The world of the great blue is largely a mystery. Naturalist and explorer Steve Backshall is taking advantage of the new technology that can follow the ocean’s creatures to build up a bigger picture of their world. He’ll also be spreading the ocean message when he comes to Bath Forum this month. Words by Simon Horsford.
The naturalist, explorer and TV presenter Steve Backshall is one of life’s action men – unfazed by scaling mountains, venturing through forbidding jungles, handling venomous snakes, or free-diving with sharks. And yet maybe his most enduring talent is the inspiring and sometimes daredevil manner in which he delivers his understanding of the natural world.
That passionate drive to explore and explain has most recently been directed towards the oceans of the world. In his new book Deep Blue: My Ocean Journeys and on his current UK tour, Ocean: Bringing Marine Dreams To Life, which comes to the Bath Forum in November, Backshall offers a hymn to this fascinating environment and a demonstration of why it’s so important. As he says in the introduction to the book, “So much of our oceans is out of sight, and out of mind. We think of them too little, and understand them even less…”
I caught up with Backshall ahead of his tour and he began by expanding on his attraction to the ocean. “The biggest environment that we know nothing about is our deep seas and there are new species being found all the time. It’s right there in front of us and yet at the same time we are causing it untold damage. I have spent a huge amount of time exploring the seas and it always seems to bring some new understanding of an animal and the way it works, its biology or evolution, every time I dive. It’s been omnipresent through my life and so it seemed natural to want to build a show around it.”
It’s speculated that we have only mapped around 10% of the world’s oceans, “but how much we’ve actually seen and sent drones and submersibles down to look at, is a fraction of 1%,” adds Backshall. He believes we are on the cusp of a new perception of our oceans. “Until recently we knew relatively little about creatures such as whales, sharks and seals as they can dive to great depths, so we’ve only been able to study them in those few moments when they are at the surface. Now we have the technology that can follow them and have started to build up a much bigger picture of what goes on in their world.”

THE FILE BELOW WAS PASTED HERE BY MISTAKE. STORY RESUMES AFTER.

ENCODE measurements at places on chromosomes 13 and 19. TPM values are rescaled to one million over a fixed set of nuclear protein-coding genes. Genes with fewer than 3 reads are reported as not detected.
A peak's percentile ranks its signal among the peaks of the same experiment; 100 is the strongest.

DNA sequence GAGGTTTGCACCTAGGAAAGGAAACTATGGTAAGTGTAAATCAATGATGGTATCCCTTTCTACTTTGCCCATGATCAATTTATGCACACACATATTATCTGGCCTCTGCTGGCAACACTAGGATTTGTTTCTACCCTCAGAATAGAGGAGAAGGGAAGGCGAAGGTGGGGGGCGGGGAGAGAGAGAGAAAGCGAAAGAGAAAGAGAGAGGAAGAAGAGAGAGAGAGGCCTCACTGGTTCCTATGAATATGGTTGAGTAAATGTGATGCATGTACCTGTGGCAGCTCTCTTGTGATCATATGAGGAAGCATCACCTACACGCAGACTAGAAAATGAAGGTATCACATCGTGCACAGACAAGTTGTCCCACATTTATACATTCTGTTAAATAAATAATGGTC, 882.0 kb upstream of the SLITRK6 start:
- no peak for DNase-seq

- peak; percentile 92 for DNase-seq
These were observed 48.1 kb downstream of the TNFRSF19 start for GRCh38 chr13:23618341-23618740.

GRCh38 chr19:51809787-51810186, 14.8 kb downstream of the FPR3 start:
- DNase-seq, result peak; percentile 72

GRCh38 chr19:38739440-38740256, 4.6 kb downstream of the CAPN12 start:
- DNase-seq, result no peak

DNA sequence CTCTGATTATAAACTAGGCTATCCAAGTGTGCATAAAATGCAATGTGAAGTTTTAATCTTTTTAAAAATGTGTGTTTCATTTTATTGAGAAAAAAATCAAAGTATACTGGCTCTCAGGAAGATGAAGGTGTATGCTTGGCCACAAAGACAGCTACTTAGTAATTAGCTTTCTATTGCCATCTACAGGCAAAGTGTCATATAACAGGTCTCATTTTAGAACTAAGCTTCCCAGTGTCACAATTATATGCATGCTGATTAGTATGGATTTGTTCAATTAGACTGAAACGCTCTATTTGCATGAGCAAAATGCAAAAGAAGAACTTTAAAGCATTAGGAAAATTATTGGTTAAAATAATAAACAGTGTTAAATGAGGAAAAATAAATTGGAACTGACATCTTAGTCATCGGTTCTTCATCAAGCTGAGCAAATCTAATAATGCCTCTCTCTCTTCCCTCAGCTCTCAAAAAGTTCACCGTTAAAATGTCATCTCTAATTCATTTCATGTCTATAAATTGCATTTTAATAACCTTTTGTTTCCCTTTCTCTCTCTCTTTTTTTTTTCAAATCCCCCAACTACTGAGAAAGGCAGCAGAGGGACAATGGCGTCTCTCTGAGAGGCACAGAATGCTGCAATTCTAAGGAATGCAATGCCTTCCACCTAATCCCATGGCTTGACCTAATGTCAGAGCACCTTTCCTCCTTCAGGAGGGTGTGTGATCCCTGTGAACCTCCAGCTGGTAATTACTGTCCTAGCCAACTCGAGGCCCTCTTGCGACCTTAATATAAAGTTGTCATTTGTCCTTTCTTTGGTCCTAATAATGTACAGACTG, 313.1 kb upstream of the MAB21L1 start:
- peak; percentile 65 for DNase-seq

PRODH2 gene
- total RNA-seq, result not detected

That technology includes drones and “Crittercams” that can be attached to animals to tell, for instance, how deep they dive, how fast they swim and how their heart rate changes. Acoustic monitors can also give data as to how animals communicate “in a less invasive way than just a few years ago,” says Backshall. There’s even the delightfully named “Snotbot” drone that flies through the blow of a whale as it spouts enabling researchers to figure out what sex it is, its age and if it is breeding. “It’s a very interesting time in biology,” adds Backshall.
It’s this kind of detailed information – and so many hours in the water – that allows Backshall to make his Ocean tours so captivating, using scale models, stunts and tricks to offer a sense of the size of the marine creatures. “It’s about the way these animals work and how they catch their prey,” says Backshall. The shows also make the science applicable to everyone, from families and kids to undergraduates and marine biologists, by ensuring it’s entertaining and packed with information. “It’s about engaging as many people as possible,” he says.